CEO John Baackes talked about the payer's recent success, the removal of the individual mandate, and the potential impact of statewide policy pursued by Gov. Gavin Newsom.
During the most recent ACA open enrollment period, L.A. Care Health Plan, the nation's largest publicly operated insurer, added at least 26,000 new enrollees to finish 2018 with nearly 71,000 covered lives, according to CEO John Baackes. By the time Covered California ended, the state's open enrollment period that lasts until January 31, L.A. Care eclipsed 87,000 members.
According to Baackes, 21,000 members have already paid their first month premium and L.A. Care approached a 90% renewal rate for its members, consistent with its experience in 2017 when it finished the year with 25,000 covered lives.
Competing in a robust Southern California payer marketplace as part of a state tinkering with its overall approach to providing health insurance, including state leadership considering a move towards single-payer coverage, L.A. Care has managed to post steady growth in recent years.
Baackes told HealthLeaders in a phone interview that L.A. Care eclipsed its internal expectations for adding 10,000 new members, which was a low estimate due to the removal of the individual mandate penalty, thanks to the insurer's low price point compared to the competition.
"We see this now as a small cornerstone part of our business," Baackes said.
Marketing and getting the word out
Marketing was another key factor in L.A. Care's efforts to expand coverage, as the payer augmented its efforts alongside the substantial marketing budget of Covered California, even though the Trump administration has reduced its marketing budget appropriations for the ACA open enrollment period since 2017.
Baackes said L.A. Care's years-long rebranding effort, revolving around the tagline "Elevating Healthcare in Los Angeles County," was coupled with a targeted advertising campaign in areas where the insurer felt it could make inroads with community's looking for affordable coverage.
While the Medi-Cal product, which is the largest portion of L.A. Care's business according to Baackes, auto-enrolls its members, the insurer realizes the need to engage in "aggressive promotion" tactics to make the most of the open enrollment period because it is ultimately a voluntary choice.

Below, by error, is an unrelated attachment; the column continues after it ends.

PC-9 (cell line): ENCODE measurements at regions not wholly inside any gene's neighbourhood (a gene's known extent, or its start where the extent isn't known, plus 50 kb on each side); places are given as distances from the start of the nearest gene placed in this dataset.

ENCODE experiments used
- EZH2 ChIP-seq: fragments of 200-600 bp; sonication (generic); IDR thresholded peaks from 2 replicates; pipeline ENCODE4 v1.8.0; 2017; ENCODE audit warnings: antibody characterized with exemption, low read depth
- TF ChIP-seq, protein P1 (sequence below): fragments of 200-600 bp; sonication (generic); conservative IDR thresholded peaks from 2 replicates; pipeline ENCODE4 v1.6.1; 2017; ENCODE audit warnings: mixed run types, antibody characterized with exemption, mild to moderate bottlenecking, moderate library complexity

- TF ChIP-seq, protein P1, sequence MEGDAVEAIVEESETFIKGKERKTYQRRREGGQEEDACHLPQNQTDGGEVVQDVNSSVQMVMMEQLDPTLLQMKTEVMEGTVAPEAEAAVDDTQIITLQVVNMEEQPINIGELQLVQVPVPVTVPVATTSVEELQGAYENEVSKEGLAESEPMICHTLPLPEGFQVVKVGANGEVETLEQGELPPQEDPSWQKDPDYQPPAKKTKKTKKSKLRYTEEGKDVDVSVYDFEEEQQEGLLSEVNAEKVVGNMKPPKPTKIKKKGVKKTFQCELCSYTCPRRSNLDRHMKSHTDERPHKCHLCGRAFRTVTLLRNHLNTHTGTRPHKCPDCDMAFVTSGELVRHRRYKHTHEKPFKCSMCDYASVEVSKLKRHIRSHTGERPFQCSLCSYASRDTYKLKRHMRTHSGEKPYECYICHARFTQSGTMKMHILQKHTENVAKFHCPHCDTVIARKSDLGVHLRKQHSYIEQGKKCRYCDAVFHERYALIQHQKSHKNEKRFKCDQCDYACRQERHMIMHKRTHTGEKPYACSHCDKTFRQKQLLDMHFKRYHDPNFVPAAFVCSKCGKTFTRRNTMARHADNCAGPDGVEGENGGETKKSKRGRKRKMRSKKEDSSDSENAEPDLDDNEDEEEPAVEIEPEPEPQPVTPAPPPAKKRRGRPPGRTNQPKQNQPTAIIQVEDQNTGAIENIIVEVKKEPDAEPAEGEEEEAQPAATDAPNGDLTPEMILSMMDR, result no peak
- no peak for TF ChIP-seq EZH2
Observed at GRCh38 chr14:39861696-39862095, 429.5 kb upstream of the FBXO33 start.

Baackes added that providers in the area can no longer ignore L.A. Care, as it operates in Medi-Cal, Covered California, and offers a dual eligible Medicare product as well.
"What we're seeing from providers is that they're more interested in talking to us now than they would have years ago when we were just considered a Medi-Cal plan," Baackes said. "Now that Medi-Cal is so big and because we are in these other products, we do not have any difficulty with provider. It's no longer, 'we don't want to deal with you,' it's 'all right, how can we work with you.'"
Single-payer in the Golden State?
When it comes to Gov. Gavin Newsom's ambitious healthcare goals for the state, most notably his aim to implement a single-payer program, Baackes said L.A. Care is "delighted" and is "applauding from the sidelines."
He commended the governor's push for a state tax to mimic the prior individual mandate penalty that was stripped away as part of the federal tax reform bill passed in 2017 and became effective this year.
Baackes also praised Newsom for expanding coverage to undocumented young adults as well as creating another subsidy tier for citizens between 400% and 600% of the federal poverty level.
On the federal level, Baackes said he and others on the payer side remain confident that efforts on Capitol Hill to repeal and replace the ACA are over, but did say he is following the ongoing appeal of the circuit court ruling late last year that found the landmark healthcare law unconstitutional.
In conversations with HHS Secretary Alex Azar and CMS Administrator Seema Verma, Baackes said there is agreement about the need to "increase flexibility, reduce regulation, and reduce costs," though there is disagreement about the promotion of individual enrollment on the federal exchanges.
"And far more important to L.A. Care is how they treat Medicaid," Baackes said. "We're watchful and they're open to talk about the Medicaid program and ways to improve it."
"I don't think we'll have any legislative things to worry about, because I don't think anything will get done legislatively, but CMS could do things that are good or bad through their regulatory authority," Baackes added. "At the moment, I would say you can go talk to them, and that's the most important thing so we can have that dialogue."
Jack O'Brien is the finance editor at HealthLeaders, a Simplify Compliance brand.
Though the majority of L.A. Care's business comes from its Medi-Cal program, its seen growth in the individual marketplace as well.
CEO John Baackes attributes this to a low price point and an aggressive advertising campaign.
Baackes also praised Gov. Gavin Newsom's healthcare policy goals for California, including a push towards a single-payer program.